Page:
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Ok, so one day My machine went crazy. The mail server stopped working, and I had to completely re-install it and it took forever. So I was suspicious that hackers ...
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  1. #1
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    Paranoia


    Ok, so one day My machine went crazy.
    The mail server stopped working, and I had to completely re-install it and it took forever.
    So I was suspicious that hackers might have gained access and tried to bug my mailserver.
    Since then I have installed debsums, avast.
    I have been running rkhunter daily.
    I have been searching though all of my logs.
    I have been sitting and watching tcpdump go as I try and understand what it is telling me.

    I still don't feel safe.
    if debsums says everything is OK can I be sure that I have not been hacked?
    if the logs say everything is OK can I be sure nobody actually has access to my system?
    I have heard about linux malware that changes the logging behavior.

    does anybody know how I can easily observe software on my server that might be trying to phone home?

    I have been trying to read up on iptables firewalls and linux security, but does anybody have any quick tips for me?
    is tcpdump the best way to see if my system is compromised?

  2. #2
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    Well I don't think someone is hacking you. ( for catch a hacker with tcpdump you have to run tcpdump when he is hacking.) Try to explain the problems and the Settings of the mail server.

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    Quote Originally Posted by Blackzer View Post
    Well I don't think someone is hacking you. ( for catch a hacker with tcpdump you have to run tcpdump when he is hacking.) Try to explain the problems and the Settings of the mail server.
    Suddenly mail was not getting forwarded. I re installed postfix and copied over completly fresh configuration files and I was able to get it working.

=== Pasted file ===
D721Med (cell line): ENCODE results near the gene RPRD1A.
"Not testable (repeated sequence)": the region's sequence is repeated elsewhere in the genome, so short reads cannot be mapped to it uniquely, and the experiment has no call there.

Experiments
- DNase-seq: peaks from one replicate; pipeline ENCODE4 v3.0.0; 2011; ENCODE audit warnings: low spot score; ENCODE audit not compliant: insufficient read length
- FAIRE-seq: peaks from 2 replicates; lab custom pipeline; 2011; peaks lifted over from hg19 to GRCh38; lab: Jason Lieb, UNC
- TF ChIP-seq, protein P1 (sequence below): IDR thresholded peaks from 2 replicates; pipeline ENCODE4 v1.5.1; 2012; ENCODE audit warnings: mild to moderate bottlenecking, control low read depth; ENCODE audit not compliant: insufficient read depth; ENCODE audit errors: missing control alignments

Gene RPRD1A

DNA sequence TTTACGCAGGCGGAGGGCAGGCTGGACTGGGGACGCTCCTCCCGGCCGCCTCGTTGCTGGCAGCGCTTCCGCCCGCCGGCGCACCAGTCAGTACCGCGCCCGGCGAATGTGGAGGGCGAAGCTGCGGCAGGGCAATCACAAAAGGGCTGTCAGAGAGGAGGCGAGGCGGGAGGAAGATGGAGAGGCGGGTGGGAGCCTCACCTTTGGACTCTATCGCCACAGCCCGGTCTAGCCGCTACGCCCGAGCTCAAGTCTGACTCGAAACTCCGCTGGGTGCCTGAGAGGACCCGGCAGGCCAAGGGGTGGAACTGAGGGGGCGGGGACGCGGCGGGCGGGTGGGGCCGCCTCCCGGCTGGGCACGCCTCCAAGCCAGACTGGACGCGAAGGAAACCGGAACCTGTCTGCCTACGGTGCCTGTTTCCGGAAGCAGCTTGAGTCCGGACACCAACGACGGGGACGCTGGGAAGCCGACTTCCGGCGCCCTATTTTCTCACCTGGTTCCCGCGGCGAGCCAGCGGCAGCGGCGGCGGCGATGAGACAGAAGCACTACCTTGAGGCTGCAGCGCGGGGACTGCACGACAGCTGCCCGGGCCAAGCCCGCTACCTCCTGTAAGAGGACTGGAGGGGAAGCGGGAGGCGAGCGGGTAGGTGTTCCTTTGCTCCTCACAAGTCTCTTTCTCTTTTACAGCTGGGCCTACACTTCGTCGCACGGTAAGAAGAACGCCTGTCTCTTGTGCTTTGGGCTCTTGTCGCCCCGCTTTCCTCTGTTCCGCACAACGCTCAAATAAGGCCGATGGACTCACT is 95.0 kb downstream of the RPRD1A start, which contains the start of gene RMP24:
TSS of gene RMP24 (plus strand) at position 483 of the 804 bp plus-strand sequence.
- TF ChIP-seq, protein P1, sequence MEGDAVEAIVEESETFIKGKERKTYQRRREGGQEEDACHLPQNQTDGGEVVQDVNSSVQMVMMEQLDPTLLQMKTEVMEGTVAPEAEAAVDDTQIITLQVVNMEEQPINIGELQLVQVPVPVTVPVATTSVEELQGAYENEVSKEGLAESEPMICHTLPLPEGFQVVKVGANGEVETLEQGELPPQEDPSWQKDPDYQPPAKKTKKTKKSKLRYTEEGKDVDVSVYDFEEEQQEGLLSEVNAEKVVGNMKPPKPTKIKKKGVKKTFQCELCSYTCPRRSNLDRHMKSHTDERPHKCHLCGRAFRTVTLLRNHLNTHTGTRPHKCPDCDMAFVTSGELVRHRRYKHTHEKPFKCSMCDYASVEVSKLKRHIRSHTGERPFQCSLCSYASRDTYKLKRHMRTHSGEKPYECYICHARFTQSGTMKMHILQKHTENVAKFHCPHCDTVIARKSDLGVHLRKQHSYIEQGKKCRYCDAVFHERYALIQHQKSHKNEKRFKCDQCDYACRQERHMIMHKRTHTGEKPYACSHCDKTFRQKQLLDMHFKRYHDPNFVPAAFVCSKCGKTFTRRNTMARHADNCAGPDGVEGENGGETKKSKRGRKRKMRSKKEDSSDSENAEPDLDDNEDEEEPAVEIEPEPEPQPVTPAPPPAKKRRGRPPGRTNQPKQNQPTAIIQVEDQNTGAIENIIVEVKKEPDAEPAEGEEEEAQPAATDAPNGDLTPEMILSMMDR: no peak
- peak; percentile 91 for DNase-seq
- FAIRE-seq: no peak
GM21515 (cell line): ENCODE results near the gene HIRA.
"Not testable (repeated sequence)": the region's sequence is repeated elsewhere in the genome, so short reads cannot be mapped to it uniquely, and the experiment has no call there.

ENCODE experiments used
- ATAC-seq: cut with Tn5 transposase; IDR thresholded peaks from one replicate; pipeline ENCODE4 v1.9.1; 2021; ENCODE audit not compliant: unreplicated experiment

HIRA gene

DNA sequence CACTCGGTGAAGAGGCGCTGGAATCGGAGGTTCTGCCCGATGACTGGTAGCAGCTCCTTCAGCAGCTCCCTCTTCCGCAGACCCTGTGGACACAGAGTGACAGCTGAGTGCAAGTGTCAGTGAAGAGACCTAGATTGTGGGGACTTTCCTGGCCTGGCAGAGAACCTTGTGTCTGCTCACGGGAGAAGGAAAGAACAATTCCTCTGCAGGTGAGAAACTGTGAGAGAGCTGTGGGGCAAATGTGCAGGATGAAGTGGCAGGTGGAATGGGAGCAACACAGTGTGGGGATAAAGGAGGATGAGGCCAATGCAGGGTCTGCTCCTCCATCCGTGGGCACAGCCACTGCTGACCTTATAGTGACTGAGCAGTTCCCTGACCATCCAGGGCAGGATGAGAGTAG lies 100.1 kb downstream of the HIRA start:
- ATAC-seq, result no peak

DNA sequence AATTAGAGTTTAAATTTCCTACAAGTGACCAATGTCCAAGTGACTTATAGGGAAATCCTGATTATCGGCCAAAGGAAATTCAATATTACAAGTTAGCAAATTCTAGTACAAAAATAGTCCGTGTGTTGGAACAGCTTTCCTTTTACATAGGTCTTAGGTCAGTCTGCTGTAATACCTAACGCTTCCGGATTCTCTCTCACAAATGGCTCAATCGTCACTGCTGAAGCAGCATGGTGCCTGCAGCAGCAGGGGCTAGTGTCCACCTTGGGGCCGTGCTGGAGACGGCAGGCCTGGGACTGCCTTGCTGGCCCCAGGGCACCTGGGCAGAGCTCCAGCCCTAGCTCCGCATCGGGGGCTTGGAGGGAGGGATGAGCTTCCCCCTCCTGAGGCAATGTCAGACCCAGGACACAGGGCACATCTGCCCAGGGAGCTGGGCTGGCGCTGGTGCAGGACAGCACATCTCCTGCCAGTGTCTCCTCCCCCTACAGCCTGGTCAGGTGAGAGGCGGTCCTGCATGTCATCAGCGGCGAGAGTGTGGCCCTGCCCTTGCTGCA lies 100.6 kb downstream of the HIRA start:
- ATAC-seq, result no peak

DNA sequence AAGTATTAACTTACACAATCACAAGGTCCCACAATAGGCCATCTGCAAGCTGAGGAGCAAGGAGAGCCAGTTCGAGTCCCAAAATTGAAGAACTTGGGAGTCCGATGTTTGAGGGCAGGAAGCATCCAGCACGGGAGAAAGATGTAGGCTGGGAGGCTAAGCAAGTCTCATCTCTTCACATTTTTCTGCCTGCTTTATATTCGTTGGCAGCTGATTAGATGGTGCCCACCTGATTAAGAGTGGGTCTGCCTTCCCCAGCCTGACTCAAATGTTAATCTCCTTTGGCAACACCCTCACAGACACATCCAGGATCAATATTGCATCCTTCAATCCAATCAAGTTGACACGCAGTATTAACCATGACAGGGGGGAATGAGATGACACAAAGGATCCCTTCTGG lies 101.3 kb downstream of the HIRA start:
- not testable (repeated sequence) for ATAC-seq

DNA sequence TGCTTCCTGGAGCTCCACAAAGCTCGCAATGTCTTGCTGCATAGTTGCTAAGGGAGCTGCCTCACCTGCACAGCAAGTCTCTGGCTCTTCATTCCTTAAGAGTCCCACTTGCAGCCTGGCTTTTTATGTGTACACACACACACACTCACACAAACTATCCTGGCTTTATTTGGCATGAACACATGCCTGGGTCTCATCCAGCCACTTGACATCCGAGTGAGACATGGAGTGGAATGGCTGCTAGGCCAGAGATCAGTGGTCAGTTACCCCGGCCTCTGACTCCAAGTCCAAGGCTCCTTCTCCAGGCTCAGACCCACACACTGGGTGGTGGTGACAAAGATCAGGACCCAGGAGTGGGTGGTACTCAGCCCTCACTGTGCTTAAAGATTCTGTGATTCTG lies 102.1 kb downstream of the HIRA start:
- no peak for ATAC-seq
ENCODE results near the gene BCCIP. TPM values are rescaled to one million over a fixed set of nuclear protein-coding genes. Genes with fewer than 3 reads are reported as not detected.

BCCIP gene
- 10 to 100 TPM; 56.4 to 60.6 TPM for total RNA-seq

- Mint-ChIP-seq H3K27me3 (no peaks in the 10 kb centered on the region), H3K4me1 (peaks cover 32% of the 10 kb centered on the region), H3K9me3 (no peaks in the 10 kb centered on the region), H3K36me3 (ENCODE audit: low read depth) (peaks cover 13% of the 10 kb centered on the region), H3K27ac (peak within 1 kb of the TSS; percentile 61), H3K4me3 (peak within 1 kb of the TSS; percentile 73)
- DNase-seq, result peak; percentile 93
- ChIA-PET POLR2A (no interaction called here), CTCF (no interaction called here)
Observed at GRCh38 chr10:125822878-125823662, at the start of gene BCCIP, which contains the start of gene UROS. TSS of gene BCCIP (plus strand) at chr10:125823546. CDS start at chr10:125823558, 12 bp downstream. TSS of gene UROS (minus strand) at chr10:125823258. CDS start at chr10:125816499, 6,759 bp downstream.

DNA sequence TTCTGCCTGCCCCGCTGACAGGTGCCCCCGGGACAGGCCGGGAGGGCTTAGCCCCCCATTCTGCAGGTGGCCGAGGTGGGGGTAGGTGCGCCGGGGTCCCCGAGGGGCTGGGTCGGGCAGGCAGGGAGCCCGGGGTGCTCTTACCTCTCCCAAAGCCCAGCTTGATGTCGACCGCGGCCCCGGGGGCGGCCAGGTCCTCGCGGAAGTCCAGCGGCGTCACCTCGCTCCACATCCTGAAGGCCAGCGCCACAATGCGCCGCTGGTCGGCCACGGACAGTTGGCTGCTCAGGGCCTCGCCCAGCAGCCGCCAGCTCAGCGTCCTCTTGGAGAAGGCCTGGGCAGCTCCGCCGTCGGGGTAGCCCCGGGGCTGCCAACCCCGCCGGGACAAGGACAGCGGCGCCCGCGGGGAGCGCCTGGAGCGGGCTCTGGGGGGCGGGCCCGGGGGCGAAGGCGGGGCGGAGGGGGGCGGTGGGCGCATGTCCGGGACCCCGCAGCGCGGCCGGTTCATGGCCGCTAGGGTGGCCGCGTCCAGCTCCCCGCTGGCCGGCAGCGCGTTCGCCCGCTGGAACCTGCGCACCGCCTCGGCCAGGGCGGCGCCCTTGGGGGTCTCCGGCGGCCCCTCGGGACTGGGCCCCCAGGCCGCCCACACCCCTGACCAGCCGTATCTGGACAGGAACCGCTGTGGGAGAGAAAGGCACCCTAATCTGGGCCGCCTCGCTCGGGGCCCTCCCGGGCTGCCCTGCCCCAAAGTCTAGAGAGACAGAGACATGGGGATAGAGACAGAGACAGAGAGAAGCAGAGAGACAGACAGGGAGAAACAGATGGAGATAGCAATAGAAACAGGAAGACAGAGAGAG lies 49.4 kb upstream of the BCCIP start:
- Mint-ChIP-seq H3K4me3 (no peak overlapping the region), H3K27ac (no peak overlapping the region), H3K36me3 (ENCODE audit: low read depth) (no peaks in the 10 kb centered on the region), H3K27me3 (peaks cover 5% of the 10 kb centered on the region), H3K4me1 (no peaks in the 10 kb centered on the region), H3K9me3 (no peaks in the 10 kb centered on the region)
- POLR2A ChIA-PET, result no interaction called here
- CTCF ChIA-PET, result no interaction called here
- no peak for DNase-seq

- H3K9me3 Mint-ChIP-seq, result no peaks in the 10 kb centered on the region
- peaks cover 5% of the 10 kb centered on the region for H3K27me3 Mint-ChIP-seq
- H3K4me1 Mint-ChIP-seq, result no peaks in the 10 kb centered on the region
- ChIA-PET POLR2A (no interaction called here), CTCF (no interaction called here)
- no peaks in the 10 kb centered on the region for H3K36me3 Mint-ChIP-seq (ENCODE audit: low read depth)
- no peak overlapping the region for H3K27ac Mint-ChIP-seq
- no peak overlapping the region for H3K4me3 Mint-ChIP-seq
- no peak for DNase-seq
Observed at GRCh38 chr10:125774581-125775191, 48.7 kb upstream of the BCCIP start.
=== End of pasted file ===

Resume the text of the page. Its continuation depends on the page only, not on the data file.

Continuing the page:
Now I am running rkhunter, tripwire, avast, chkrootkit, denyhosts, logwatch..... and countless other security tools.

  4. #4
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    Quote Originally Posted by Blackzer View Post
    Well I don't think someone is hacking you.
    Awesome you can conclude that much from what little information is available...

  5. #5
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    Quote Originally Posted by xilus View Post
    Suddenly mail was not getting forwarded. I re installed postfix and copied over completly fresh configuration files and I was able to get it working.
    Re-installing software to get rid of problems may have worked for you using The Other OS but for GNU/Linux it is not a good standard approach: fix them instead by gathering process, user, network and open files information, reading the logs, verifying configurations, checking permissions, reconfiguring, et cetera.


    Quote Originally Posted by xilus View Post
    So I was suspicious that hackers might have gained access and tried to bug my mailserver.
    Suspicions should not be ignored. What leads did you have that made you doubt the machine was no longer under your control?


    Quote Originally Posted by xilus View Post